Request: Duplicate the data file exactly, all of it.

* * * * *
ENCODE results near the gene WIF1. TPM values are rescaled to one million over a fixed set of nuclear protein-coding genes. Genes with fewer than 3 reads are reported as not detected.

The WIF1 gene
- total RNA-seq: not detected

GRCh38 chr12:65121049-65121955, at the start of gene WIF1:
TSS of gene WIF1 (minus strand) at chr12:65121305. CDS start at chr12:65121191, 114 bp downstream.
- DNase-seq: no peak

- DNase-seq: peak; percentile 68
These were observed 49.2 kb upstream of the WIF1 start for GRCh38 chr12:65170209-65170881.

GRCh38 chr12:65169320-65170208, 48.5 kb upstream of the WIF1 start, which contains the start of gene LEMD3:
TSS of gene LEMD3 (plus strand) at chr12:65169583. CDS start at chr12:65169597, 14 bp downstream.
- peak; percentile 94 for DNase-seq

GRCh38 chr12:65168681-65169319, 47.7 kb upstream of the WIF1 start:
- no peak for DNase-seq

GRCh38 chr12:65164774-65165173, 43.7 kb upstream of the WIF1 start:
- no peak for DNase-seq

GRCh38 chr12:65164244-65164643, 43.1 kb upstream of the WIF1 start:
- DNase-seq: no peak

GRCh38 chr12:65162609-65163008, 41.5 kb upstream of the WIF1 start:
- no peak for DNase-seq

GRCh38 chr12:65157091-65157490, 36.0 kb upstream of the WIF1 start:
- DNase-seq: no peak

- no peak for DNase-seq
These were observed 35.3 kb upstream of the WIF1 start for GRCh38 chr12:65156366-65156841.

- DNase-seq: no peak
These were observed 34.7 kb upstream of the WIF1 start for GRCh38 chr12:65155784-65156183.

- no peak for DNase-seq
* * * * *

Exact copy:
ENCODE results near the gene WIF1. TPM values are rescaled to one million over a fixed set of nuclear protein-coding genes. Genes with fewer than 3 reads are reported as not detected.

The WIF1 gene
- total RNA-seq: not detected

GRCh38 chr12:65121049-65121955, at the start of gene WIF1:
TSS of gene WIF1 (minus strand) at chr12:65121305. CDS start at chr12:65121191, 114 bp downstream.
- DNase-seq: no peak

- DNase-seq: peak; percentile 68
These were observed 49.2 kb upstream of the WIF1 start for GRCh38 chr12:65170209-65170881.

GRCh38 chr12:65169320-65170208, 48.5 kb upstream of the WIF1 start, which contains the start of gene LEMD3:
TSS of gene LEMD3 (plus strand) at chr12:65169583. CDS start at chr12:65169597, 14 bp downstream.
- peak; percentile 94 for DNase-seq

GRCh38 chr12:65168681-65169319, 47.7 kb upstream of the WIF1 start:
- no peak for DNase-seq

GRCh38 chr12:65164774-65165173, 43.7 kb upstream of the WIF1 start:
- no peak for DNase-seq

GRCh38 chr12:65164244-65164643, 43.1 kb upstream of the WIF1 start:
- DNase-seq: no peak

GRCh38 chr12:65162609-65163008, 41.5 kb upstream of the WIF1 start:
- no peak for DNase-seq

GRCh38 chr12:65157091-65157490, 36.0 kb upstream of the WIF1 start:
- DNase-seq: no peak

- no peak for DNase-seq
These were observed 35.3 kb upstream of the WIF1 start for GRCh38 chr12:65156366-65156841.

- DNase-seq: no peak
These were observed 34.7 kb upstream of the WIF1 start for GRCh38 chr12:65155784-65156183.

- no peak for DNase-seq